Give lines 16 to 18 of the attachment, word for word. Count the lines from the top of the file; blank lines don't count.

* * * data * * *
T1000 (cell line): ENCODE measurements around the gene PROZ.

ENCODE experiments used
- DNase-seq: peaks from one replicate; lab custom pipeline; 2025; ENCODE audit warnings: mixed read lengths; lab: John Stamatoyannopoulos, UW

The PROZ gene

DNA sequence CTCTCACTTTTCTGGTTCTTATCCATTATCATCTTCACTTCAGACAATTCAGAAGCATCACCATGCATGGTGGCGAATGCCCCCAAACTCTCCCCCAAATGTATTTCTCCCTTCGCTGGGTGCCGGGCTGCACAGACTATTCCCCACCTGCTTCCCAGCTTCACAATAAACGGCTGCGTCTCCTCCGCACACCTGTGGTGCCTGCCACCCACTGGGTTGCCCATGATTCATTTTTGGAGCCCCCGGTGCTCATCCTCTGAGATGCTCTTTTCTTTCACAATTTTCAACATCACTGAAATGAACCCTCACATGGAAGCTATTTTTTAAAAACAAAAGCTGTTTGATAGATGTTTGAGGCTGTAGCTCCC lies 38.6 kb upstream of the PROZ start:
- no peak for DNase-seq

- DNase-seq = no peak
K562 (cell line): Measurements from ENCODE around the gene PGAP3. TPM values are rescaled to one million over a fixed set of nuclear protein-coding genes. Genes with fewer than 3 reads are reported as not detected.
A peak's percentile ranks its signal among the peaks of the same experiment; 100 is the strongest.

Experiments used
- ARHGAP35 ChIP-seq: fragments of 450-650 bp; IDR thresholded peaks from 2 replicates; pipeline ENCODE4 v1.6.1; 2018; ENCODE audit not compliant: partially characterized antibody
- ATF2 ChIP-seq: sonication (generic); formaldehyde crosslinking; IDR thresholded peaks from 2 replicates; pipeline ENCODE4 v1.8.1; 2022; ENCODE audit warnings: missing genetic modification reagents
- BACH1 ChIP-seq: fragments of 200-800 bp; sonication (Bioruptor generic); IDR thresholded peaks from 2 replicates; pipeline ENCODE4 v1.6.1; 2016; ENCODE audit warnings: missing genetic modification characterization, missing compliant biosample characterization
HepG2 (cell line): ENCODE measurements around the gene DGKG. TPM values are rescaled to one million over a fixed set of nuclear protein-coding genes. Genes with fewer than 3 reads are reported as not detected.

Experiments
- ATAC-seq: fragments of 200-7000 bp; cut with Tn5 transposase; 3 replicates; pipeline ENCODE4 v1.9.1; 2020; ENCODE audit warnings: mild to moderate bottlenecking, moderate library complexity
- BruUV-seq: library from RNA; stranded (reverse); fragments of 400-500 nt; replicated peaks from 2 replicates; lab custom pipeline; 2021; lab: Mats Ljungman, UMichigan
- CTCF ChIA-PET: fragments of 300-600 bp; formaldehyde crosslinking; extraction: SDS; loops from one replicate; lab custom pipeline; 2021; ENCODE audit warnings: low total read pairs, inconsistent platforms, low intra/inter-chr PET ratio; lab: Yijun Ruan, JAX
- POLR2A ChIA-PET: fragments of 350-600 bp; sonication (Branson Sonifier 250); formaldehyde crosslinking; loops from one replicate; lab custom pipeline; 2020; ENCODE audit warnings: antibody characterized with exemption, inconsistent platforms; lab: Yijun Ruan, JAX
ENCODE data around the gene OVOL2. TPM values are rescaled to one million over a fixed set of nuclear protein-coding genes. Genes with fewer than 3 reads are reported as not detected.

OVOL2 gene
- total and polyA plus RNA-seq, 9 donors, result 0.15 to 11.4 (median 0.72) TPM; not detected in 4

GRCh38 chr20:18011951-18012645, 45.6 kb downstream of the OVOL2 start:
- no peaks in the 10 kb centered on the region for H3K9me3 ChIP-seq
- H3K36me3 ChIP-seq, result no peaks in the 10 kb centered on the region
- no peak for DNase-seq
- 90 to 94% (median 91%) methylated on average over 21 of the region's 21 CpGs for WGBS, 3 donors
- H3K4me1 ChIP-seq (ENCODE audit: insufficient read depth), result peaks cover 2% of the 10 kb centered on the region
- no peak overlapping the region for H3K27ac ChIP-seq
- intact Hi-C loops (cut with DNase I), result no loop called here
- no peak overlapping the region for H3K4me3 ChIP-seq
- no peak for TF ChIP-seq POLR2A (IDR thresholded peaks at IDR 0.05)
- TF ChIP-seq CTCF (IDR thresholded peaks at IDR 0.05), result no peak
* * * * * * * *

- ATAC-seq: fragments of 200-7000 bp; cut with Tn5 transposase; 3 replicates; pipeline ENCODE4 v1.9.1; 2020; ENCODE audit warnings: mild to moderate bottlenecking, moderate library complexity
- BruUV-seq: library from RNA; stranded (reverse); fragments of 400-500 nt; replicated peaks from 2 replicates; lab custom pipeline; 2021; lab: Mats Ljungman, UMichigan
- CTCF ChIA-PET: fragments of 300-600 bp; formaldehyde crosslinking; extraction: SDS; loops from one replicate; lab custom pipeline; 2021; ENCODE audit warnings: low total read pairs, inconsistent platforms, low intra/inter-chr PET ratio; lab: Yijun Ruan, JAX